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Opins Good/Bad On Guardisil Vaccine


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A nurse told me I have the option of bringing my daughter in at age 12 for the vaccine that prevents the virus that leads to cervical cancer.

(She's 10 now, I have plenty of time to make up my mind)

I don't know much about the effectiveness of the vaccine, but I'd like opinions both good and bad about the idea of giving this vaccine to my daughter.

Here are some questions:

1. Would you consider or have you had this given to your daughter?

2. Does this give girls the impression that it prevents STD's? Or pregnancy?

3. Does it give girls the impression that irresponsible sexual contact is ok and permissible?

4. What explanation should or could be given to girls who receive this vaccine?

5. Would you give your daughter this vaccine and NOT tell her what it's for? (At least until she is an adult)


What parent wouldn't want to prevent any type of cancer in their children, but would I be sending a mixed message with it?

Thanks for your thoughts on this.

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1 If I had a daughter, she'd have it. I wouldn't wait for her late teens either. Rape can transmit the HPV, more easily than consensual sex, by a long shot, and is no respector of tender age.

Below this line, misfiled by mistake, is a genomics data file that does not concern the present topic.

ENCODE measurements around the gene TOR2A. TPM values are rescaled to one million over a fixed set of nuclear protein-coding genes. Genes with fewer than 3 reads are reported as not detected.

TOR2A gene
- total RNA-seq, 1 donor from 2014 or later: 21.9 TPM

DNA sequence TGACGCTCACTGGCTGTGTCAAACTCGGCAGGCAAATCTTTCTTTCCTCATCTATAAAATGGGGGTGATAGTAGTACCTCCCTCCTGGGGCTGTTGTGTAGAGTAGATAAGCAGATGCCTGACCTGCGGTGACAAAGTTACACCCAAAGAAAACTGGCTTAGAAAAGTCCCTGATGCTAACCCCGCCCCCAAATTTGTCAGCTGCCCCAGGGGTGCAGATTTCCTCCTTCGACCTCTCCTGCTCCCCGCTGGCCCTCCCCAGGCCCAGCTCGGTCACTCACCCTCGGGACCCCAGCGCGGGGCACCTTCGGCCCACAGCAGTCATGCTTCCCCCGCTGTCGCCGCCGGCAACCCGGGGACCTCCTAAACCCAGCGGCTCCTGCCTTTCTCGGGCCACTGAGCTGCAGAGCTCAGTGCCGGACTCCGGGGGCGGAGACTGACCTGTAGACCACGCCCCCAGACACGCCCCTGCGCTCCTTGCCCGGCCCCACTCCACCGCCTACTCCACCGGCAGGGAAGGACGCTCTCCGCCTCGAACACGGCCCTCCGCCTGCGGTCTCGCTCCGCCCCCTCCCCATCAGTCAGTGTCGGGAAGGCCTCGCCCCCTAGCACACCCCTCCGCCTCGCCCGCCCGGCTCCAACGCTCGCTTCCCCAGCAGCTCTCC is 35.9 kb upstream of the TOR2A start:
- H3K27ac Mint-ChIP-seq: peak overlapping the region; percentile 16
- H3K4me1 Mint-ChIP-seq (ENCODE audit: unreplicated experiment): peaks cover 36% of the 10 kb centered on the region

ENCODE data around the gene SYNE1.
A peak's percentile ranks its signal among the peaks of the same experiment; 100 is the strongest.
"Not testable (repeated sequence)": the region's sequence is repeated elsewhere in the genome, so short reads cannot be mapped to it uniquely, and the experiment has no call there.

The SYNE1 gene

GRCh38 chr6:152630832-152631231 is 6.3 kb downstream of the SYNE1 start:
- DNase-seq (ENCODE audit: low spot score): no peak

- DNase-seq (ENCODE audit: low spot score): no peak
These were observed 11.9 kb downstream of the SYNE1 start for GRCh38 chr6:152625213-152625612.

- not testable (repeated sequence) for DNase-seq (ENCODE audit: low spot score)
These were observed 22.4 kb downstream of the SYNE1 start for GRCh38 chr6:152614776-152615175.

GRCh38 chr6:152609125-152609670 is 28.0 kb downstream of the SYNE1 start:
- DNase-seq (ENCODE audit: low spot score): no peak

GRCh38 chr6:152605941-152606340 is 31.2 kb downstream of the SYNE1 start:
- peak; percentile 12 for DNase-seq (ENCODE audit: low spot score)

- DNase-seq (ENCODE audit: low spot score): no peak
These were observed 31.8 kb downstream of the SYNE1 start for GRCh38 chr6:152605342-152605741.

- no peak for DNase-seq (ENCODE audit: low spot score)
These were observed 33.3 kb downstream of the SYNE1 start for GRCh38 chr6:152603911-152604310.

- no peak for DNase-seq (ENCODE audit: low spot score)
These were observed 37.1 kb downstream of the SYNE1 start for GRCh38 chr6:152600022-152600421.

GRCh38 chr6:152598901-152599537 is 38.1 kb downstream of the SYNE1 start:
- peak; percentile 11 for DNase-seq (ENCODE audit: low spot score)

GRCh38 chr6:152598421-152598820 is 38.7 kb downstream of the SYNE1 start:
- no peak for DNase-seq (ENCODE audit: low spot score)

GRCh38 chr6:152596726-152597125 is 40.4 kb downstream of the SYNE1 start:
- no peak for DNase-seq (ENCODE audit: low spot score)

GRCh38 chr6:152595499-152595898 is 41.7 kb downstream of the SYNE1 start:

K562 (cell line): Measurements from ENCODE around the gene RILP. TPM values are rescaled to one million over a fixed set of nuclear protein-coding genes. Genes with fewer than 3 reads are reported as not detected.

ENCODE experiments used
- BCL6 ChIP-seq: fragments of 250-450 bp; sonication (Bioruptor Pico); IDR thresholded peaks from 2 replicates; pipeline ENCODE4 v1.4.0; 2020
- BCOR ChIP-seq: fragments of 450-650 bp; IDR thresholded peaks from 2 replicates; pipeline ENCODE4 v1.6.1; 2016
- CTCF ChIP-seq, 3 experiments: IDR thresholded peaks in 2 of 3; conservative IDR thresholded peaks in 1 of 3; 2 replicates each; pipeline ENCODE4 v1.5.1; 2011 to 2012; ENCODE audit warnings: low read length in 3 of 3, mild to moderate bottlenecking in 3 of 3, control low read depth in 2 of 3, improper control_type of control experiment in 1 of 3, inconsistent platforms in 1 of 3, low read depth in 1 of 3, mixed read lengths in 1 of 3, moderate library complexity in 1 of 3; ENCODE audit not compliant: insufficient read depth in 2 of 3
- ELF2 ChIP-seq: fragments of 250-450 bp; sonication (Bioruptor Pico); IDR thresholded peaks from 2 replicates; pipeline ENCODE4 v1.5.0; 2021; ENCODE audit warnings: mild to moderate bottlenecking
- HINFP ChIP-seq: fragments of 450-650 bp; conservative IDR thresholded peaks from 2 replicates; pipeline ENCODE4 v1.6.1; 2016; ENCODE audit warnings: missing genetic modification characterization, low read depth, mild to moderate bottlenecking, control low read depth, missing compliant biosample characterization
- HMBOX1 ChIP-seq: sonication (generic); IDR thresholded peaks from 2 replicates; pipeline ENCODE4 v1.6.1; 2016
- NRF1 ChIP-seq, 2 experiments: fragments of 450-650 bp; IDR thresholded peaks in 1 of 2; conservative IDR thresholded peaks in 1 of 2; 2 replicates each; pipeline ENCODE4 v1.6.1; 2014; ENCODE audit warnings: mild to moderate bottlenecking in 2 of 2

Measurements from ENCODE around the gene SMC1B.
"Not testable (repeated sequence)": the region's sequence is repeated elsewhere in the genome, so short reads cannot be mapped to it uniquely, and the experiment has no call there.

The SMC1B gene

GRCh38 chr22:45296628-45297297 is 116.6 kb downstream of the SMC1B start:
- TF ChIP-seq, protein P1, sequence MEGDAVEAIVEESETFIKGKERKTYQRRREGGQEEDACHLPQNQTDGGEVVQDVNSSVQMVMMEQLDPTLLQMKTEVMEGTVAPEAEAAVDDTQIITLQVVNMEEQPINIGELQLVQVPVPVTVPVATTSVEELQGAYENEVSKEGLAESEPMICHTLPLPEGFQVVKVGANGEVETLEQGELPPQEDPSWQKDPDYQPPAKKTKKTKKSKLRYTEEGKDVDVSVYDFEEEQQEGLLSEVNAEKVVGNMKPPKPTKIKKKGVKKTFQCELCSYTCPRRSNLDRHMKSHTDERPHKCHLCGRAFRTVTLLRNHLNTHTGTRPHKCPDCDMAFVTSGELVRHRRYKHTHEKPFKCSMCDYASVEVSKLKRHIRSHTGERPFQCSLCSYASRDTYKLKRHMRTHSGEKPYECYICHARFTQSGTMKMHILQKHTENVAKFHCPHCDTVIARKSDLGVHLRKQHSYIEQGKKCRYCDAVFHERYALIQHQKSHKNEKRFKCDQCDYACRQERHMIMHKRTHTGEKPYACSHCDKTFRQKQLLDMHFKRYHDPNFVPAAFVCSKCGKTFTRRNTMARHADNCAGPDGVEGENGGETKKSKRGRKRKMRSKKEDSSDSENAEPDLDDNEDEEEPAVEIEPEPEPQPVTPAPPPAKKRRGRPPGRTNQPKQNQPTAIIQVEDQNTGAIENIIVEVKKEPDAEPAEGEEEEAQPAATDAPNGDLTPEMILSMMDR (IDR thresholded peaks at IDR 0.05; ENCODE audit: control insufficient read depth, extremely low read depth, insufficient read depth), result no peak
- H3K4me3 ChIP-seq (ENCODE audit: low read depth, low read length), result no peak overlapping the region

2 Shouldn't.

3 I hope not.

4 Tell her it's a vaccine girls get. Period. If she needs to know more, it prevents certain kinds of warts. Which it does.

5 In a heartbeat.

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  • 13 years later...

I had my daughter vaccinated at age 12 (13 years ago).  This study just came out:  www.bbc.com/news/health-59148620

Science for the win.  


The human papillomavirus, or HPV, vaccine is cutting cases of cervical cancer by nearly 90%, the first real-world data shows.

Cancer Research UK described the findings as "historic", and said it showed the vaccine was saving lives.

Nearly all cervical cancers are caused by viruses, and the hope is vaccination could almost eliminate the disease.

The researchers said the success meant those who were vaccinated may need far fewer cervical smear tests too.

Cervical cancer is the fourth most common cancer in women around the world, killing more than 300,000 each year.

Almost nine-in-10 deaths are in low and middle income countries where there is little access to cervical cancer screening. The hope is vaccination will have an even bigger impact in those countries than wealthier nations such as the UK.


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